A new lease of life: Bintu's story

Bintu* lived with her husband and two children supporting her family as a petty trader until Boko Haram abducted them. 

Known for her outgoing and friendly personality, 20-year-old Bintu lived in the Malari community of Konduga Local Government Area, northeast Nigeria. She would often cook food and share it with family, friends and neighbours during the celebration of Eid. 

One day, Bintu’s entire family were abducted by Boko Haram, turning her life upside down. Boko Haram took the family to Sambisa Forest, where they forcefully conscripted her husband. After four and half years of captivity, Bintu managed to escape, but her husband was not so lucky. The military caught him, and he later died in detention. 

A girl with a headscarf and her back to the camera looks sadly at a wire fence. Blue skies and trees can be seen in the background.
© International Alert

After she escaped, Bintu was reunited with her extended family at Sulumri Host Community but endured contempt, rejection and stigma like many other women who survive captivity. 

When Bintu heard about her husband’s death, she became hysterical and began living in denial from the shock she felt, arguing with anyone who insisted he had died. Her family no longer recognised the friendly and warm Bintu they once knew. 

Despite the family’s care for her, Bintu’s mental health began to deteriorate. She stopped looking after her personal hygiene and became ostracised and secluded because of the stigma attached to people with mental health problems.

International Alert started its social cohesion project in Sulumri Host Community in April 2019, aimed at reinforcing the resilience and reintegration of conflict-affected women and children to promote communal peacebuilding. The project uses a community-based approach where local leaders are equipped with relevant skills and knowledge to facilitate dialogue to reduce the stigma and rejection of survivors by their families and communities and encourage steps towards building social cohesion within communities.

Bintu was invited to the dialogue and support sessions by one of the leaders who knew her. In the beginning, she showed very little interest and didn’t want to attend or engage. When she did go along, she was found it challenging. One of the trained leaders helped Bintu feel safe in sharing her pain and grief and supported her to participate in the sessions.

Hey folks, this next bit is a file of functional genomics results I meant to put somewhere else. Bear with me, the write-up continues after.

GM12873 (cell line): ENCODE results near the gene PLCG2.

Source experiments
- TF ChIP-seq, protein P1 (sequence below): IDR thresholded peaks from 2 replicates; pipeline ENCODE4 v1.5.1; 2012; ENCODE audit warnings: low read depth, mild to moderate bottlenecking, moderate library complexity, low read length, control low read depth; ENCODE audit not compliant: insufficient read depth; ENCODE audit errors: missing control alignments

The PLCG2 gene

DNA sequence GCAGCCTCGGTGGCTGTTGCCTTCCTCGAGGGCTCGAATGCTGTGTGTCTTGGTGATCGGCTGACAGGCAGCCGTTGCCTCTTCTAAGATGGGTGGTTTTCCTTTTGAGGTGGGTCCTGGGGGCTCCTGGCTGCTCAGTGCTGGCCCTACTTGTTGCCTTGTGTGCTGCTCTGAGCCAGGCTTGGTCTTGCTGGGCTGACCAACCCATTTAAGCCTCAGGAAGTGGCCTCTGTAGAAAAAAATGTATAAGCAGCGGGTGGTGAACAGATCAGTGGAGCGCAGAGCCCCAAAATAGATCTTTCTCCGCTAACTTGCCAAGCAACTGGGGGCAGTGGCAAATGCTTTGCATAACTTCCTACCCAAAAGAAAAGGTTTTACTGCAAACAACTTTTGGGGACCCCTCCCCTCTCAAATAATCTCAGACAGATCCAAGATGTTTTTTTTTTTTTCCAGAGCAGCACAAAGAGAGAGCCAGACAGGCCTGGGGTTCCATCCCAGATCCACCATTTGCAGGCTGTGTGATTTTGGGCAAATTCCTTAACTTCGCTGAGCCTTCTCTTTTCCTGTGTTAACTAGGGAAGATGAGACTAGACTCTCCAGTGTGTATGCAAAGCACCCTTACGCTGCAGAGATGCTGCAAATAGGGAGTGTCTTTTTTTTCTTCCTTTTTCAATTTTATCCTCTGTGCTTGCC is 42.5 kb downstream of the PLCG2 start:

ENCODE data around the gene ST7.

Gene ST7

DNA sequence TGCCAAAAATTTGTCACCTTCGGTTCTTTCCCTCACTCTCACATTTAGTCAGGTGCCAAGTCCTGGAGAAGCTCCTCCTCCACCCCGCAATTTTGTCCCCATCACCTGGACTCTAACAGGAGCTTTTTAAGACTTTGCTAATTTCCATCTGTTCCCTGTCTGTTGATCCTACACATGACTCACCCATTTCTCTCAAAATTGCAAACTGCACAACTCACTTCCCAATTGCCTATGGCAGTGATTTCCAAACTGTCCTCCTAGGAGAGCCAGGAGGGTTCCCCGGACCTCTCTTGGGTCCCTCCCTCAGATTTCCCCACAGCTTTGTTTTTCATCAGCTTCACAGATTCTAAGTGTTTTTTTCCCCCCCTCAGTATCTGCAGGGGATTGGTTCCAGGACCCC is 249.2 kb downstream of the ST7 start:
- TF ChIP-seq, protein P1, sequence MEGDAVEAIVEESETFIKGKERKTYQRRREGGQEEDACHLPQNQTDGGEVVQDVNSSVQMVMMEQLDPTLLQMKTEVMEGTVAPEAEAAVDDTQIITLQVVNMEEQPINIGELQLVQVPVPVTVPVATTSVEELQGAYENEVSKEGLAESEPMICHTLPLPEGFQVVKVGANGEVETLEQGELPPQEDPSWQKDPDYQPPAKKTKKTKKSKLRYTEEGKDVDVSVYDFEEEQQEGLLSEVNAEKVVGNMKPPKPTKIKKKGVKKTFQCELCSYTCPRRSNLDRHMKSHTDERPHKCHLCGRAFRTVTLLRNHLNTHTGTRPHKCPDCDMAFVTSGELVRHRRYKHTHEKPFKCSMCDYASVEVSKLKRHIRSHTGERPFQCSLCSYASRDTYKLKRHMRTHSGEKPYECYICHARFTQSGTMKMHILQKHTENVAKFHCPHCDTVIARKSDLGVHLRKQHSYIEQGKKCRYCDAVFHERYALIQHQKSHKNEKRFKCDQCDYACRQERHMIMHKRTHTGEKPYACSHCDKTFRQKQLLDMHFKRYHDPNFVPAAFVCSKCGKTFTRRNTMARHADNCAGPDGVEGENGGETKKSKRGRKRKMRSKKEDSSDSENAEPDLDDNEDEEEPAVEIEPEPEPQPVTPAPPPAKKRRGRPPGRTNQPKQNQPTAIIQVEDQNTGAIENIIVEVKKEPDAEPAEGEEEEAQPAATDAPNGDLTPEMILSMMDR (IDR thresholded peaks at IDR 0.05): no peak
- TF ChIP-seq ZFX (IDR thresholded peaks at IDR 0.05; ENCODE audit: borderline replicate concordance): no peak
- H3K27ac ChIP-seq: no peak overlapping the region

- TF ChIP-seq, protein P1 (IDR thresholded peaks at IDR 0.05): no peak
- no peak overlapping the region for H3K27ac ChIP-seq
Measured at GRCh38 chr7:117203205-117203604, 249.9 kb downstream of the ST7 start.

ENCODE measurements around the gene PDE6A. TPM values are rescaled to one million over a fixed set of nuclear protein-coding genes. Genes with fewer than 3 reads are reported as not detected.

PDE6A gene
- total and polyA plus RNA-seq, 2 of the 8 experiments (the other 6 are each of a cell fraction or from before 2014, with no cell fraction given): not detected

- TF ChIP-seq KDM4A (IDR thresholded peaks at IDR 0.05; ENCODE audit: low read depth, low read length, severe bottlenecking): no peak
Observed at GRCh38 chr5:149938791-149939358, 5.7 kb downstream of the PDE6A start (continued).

Sessions covered topics like anger management, trauma healing, handling grief, and the purpose of forgiveness, with psychosocial specialists providing support during each session. International Alert monitored Bintu’s progress over eight sessions while she slowly recovered from her traumatic experiences and even began seeking closure over her husband’s death. The sessions helped her with life skills to heal, forgive and reconcile with her family members.

Bintu is now back with her family and feeling much better. She has started to invite and encourage other women and girls with similar experiences to join the sessions. Bintu wants to play a part in uniting her community again. Her family has supported her in re-enrolling for school to gain an education and new opportunities to move forward and build a peaceful future. 

About this project

Building on more than three years experience promoting the peaceful reintegration of women and girls who survived Boko Haram captivity and sexual and gender-based violence (SGBV), we continue to reinforce the resilience and reintegration of conflict affected women and children and promote community peacebuilding.

Years of violence by the Boko Haram insurgency in Borno State has created a humanitarian and social disaster, forcing people to flee their homes, their livelihoods lost and the social fabric that maintained harmony in the community destroyed. Within this context, the return of the thousands of men, women and children who voluntarily or involuntarily joined Boko Haram is a highly contentious process. Women and girls, in particular, suffer discrimination, rejection, verbal and sometimes physical abuse when they return home after escaping or being rescued from Boko Haram.

The Hadin Kan Mu Karfin (Our Unity, Our Strength) project aims to reduce stigma against the women and children associated with Boko Haram, equip community and religious leaders with skills to understand and address challenges to reintegration, and help community members work collaboratively to identify and resolve conflict related to reintegration.

Alert works on this project with the following local partners, Centre for Social Cohesion, Peace and Empowerment (CENSCOPE) and Gender Equality, Peace and Development Centre (GEPaDC).

*Names have been changed.

Our donors

International Alert is grateful for the kind support of our donors.

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